Expecting being praised by Jobs, the team completed their presentation. To their disbelief, Jobs walked up to the board and drew a rectangle and said that it’s a window where you drag and drop your video and press BURN. Simple. Jobs was an out and out simplistic person. But simplicity, for him, did not mean mediocrity but ease of living in the best possible way. That is why almost all Apple products have bare minimum buttons and controls but still manage to outperform competition.
In today’s world, simplicity is the key to success. Complexity may have been the hallmark of Victorian fashion and literature, food and traditions, but it cannot be so in today’s business world. The acronym KISS was very popular some years ago, that just spelled Keep It Simple Silly! We love to complicate things and also love something that is complex, simply because dealing with complexity gives us a sense of high that comes with achievement. But complexity is time-consuming and robs one of efficiency.
Too many levels for a recruit to report to, too many steps in a tax filing system, too many permissions before you start a business or too many layers to a person’s personality before you understand him, all make things difficult and elusive.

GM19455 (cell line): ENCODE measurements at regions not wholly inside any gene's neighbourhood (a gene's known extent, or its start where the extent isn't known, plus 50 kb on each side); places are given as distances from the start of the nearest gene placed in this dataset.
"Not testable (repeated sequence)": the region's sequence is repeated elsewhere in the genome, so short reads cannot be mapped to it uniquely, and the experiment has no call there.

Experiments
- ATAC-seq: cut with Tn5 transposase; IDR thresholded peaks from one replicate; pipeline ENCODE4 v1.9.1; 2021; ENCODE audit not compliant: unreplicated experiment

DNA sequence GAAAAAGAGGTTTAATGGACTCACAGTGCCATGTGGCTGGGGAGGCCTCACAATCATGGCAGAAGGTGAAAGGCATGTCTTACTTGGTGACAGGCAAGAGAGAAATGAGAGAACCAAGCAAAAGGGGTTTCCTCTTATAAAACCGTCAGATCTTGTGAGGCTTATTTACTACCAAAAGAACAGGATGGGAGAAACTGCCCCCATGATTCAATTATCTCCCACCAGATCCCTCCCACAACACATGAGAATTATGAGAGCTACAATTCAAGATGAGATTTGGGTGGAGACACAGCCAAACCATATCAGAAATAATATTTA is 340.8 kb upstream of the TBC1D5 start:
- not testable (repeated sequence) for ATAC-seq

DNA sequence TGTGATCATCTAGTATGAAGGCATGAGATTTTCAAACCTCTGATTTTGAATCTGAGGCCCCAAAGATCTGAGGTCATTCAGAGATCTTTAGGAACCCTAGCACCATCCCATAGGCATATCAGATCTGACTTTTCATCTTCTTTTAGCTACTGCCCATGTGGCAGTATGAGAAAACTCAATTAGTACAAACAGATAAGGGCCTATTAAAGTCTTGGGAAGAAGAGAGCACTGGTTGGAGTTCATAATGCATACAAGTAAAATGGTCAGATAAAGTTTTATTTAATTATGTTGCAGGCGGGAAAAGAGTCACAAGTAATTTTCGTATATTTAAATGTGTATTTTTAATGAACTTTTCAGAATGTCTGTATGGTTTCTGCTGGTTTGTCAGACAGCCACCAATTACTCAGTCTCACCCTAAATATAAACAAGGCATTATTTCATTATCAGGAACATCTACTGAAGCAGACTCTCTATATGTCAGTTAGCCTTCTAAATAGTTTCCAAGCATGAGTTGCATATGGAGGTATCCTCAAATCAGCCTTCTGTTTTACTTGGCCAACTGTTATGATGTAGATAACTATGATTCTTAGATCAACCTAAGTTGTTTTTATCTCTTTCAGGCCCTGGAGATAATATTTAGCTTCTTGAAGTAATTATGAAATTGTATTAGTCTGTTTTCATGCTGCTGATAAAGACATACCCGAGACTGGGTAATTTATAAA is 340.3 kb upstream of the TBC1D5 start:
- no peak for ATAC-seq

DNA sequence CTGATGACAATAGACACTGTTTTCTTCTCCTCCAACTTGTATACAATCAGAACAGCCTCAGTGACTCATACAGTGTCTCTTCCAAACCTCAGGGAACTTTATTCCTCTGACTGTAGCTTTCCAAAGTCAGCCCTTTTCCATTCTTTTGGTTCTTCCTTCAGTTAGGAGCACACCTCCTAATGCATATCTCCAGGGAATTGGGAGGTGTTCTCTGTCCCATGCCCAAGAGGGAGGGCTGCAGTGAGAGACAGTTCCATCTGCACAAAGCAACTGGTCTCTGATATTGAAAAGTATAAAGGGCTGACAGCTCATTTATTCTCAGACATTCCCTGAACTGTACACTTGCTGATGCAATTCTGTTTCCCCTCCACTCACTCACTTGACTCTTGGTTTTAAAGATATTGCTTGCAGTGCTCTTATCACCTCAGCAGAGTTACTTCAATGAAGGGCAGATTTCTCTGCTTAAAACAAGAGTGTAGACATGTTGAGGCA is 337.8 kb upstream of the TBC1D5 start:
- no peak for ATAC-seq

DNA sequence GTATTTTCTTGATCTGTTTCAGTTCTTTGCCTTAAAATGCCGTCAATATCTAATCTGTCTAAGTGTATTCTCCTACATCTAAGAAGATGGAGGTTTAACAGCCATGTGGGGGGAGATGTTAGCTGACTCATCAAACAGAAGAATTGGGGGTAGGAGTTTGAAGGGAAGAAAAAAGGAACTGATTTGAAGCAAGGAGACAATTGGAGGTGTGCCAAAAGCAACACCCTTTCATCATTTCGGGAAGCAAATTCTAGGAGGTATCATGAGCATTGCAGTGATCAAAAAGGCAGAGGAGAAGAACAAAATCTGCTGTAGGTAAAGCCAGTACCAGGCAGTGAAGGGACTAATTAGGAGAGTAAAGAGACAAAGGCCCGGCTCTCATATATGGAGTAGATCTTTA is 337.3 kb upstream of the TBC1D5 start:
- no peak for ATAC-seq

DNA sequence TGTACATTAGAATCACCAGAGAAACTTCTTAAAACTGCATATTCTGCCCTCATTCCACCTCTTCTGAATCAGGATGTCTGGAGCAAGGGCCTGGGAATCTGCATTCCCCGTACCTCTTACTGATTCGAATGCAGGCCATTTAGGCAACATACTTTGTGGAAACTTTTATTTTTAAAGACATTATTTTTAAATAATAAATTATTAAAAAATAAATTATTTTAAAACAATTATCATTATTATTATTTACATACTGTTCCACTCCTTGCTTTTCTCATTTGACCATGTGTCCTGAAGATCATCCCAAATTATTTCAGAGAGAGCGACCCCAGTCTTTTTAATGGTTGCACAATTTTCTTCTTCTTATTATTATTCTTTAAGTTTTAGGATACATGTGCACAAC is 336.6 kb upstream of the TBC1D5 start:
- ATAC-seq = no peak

Long ago, I had a boss who loved to complicate things. He made it difficult for people to understand what he’s trying to say. More often, we would find ourselves thinking, what is he trying to tell me? Why doesn’t he just come to the point? So much of beating around the bush would happens before the actual point would finally and painfully come out. A lot of time would be wasted in meetings unnecessarily.
Simplicity is a virtue that is long cherished. Ancient philosophies like Zen, Buddhism, Hinduism, Jainism and Stoicism are all based on leading a simple, uncomplicated life. There are many ways by which one can instill a sense of simplicity in one’s life. Read more....